It is of the utmost. Think of it as the foundation that our health is built on. From the moment we wake up, we are bombarded with stress. Now this stress can be good, known as complimentary stress, or it can be negative, known as distress. An example of good stress might be exercise or a first date, whereas bad stress might come in the form of a looming deadline, poor nutritional choices, or even anxiety over a social media post. All of this stress, whether it’s good or bad, depletes our bodies’ resources. So while most of us understand the importance of recovering after an intense workout, we may not be taking the time or doing the things necessary to recover from all of our daily stressors. This leaves us wondering why we’re not losing weight, why we’re having digestive issues, or why we’re chronically fatigued. Without adequate recovery, our bodies are playing a constant game of ‘catch up,’ and our health suffers.
Is there more of a specific way to recover than just rest?
Yes. While rest is a big part of it, it’s not as simple as merely taking a day off from working out. In order to truly understand recovery, we have to understand our body’s nervous system and the fact that it operates in either a para-sympathetic or sympathetic state. Now what does that mean? When we’re in a para-sympathetic state, our body is repairing, restoring, detoxifying, and digesting. The opposite, sympathetic (also known as ‘fight or flight’) occurs when our body is on high alert. Our pupils dilate, blood pressure increases, and everything not needed to fight or run away shuts down (the digestive system, for example). Because of the constant stress in our lives, we’re spending far too much time in this sympathetic state. In order for us to recover well, and for our body to thrive, we need to spend more time in the para-sympathetic state, regenerating from those states of stress. So how do we get there? The often neglected and indisputable champion of recovery is sleep. We need it, there really is no way around it. However, during the waking hours, things like diaphramatic breathing can help calm your nervous system. Yoga, having a meditative practise, taking a hot bath, or even going for a walk through your local park are also great ways of replenishing your body’s resources.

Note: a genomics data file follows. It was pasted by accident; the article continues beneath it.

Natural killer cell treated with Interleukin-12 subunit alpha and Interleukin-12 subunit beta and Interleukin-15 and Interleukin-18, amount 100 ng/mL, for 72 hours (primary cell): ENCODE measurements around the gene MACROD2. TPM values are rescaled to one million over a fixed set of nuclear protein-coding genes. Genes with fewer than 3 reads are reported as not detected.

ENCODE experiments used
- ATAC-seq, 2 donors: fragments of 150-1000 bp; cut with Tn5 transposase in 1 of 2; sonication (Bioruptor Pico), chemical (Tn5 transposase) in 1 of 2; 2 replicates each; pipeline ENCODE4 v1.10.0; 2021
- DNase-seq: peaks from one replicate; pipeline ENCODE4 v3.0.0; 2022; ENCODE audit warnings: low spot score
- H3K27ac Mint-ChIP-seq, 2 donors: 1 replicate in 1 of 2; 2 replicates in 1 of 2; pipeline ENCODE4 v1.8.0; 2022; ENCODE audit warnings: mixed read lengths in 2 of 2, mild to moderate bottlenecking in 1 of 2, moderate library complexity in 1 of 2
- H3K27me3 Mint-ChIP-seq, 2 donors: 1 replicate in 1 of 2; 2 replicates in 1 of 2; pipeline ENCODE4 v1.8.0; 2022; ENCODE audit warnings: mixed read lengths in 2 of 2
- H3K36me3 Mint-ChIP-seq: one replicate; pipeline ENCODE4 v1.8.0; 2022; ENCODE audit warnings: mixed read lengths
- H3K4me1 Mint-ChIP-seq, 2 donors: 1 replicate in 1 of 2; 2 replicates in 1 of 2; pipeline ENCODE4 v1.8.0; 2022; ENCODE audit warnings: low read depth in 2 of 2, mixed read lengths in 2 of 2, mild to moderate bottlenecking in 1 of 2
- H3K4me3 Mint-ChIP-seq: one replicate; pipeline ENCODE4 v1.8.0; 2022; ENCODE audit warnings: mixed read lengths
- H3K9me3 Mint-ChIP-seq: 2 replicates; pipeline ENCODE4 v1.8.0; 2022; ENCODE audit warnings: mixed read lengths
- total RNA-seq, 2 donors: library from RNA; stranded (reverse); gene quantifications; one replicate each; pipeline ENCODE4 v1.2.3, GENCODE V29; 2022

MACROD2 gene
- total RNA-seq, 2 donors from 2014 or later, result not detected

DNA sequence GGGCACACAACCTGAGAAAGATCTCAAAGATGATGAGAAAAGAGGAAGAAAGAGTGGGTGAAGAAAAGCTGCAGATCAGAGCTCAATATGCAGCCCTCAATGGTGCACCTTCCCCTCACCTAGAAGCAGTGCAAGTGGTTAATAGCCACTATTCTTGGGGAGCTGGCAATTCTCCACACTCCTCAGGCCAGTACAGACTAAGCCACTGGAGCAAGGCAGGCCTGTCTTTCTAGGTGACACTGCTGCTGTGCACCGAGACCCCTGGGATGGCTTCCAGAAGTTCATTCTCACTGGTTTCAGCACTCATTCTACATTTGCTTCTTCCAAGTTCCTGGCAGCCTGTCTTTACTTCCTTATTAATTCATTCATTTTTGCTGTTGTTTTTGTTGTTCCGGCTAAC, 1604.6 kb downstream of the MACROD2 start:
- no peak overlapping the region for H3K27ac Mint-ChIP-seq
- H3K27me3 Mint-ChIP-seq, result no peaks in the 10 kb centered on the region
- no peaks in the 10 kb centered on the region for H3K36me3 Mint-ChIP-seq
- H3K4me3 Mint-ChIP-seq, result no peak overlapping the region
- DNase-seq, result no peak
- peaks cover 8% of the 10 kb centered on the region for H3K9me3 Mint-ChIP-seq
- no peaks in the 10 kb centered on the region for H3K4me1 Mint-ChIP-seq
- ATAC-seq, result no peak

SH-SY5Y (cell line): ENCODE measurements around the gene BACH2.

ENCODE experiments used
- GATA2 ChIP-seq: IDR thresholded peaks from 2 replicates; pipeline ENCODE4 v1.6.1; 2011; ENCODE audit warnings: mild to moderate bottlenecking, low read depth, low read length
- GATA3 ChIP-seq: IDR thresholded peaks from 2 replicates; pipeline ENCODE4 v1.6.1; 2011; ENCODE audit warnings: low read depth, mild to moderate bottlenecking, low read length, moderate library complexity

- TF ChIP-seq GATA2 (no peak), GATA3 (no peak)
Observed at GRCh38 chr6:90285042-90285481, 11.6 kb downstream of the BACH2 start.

What happens to the body during the recovery process?
A myriad of chemical reactions takes place both when we’re stressed and whilst we recover. One in particular to note is that when we’re stressed, the adrenal glands release a hormone called cortisol. Excessive cortisol in the blood is associated with weight gain, chronic fatigue, cardiovascular disease, insomnia, and diabetes. When we’re mindful of our recovery, our cortisol levels are reduced, and the cascade of hormones associated with our stress levels are rebalanced, resulting in increased energy, better moods, less cravings, and improved overall health.
Are there specific foods that can help our bodies and nervous systems recover more effectively and support them in times of stress?
Just like poor nutrition stresses the body, good food is going to impact your nervous system in a positive way. Leafy green vegetables are great as they’re loaded with anti-oxidants. Omega-3 Fatty Acid in fish has been linked to the health of our nerves and nervous system, as well as magnesium rich food like almonds and dark chocolate.
What is the one thing you wish more people implemented in their daily routines for overall health and wellness?
Sleep. It may seem simple, but there is no escaping the importance of it. Aim for 7-9 hours per night. I could write a novel on why, but instead I’ll leave you with one thing. When you sleep your brain bathes in spinal fluid, which cleanses it of cellular debris. I find that amazing, essentially your brain takes a bath every night. Give your brain a bath, you won’t regret it!
SOE Spotlight questions
What are you fully DEVOTED to?
What brings you ultimate JOY?
Snowboarding with my best friends, on a bluebird (sunny) powder day.
If you could shine a SPOTLIGHT on someone who has either inspired you, helped you heal or that you admire, who would that be?
Carl Hammington, from Best Me and HealthFit NZ. Carl is a personal trainer and friend who I worked with when I first entered the industry back in New Zealand. His passion and knowledge have constantly inspired me over the past decade.
What do you love most about your SOUL CASE? (It can be a part of your body or just something you love about yourself)
When you come down with a case of WANDERLUST, where do you love to travel and explore?
The mountains. Next on my list is a trip to the island of Hakkaido, Japan.